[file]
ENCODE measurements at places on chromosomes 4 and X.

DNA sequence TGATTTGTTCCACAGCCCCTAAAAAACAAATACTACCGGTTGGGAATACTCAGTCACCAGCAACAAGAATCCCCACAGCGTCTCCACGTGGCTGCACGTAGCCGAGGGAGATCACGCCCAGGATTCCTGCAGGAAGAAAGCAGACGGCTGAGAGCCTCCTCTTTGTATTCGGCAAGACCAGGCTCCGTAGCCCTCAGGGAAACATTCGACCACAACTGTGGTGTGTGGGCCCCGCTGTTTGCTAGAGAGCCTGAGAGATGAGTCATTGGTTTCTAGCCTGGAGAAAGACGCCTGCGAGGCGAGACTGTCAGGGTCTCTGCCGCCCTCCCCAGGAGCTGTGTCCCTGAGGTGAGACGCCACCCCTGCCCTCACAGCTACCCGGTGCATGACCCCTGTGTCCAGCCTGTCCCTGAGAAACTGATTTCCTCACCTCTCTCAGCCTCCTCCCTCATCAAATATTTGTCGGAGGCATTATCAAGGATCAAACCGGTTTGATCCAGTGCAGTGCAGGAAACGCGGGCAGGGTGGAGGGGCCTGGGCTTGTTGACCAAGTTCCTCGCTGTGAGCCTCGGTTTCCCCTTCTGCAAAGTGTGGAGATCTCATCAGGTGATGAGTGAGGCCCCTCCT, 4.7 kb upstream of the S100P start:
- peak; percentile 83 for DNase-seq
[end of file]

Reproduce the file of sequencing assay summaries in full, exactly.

ENCODE measurements at places on chromosomes 4 and X.

DNA sequence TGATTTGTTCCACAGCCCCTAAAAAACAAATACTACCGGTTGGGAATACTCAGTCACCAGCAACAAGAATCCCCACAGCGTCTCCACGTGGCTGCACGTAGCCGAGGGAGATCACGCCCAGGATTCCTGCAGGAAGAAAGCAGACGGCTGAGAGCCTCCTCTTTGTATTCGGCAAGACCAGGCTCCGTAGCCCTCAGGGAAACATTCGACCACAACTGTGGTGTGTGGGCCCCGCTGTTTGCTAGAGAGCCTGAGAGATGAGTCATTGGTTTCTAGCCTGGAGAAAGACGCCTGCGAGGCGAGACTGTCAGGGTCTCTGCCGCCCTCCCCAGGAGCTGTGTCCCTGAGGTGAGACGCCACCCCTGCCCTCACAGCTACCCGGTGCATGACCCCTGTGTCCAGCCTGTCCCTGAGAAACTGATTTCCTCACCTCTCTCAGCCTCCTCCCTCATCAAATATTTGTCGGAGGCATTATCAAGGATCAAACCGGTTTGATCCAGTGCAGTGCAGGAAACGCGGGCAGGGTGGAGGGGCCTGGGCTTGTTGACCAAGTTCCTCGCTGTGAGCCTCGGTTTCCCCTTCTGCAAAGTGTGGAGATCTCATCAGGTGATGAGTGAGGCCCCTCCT, 4.7 kb upstream of the S100P start:
- peak; percentile 83 for DNase-seq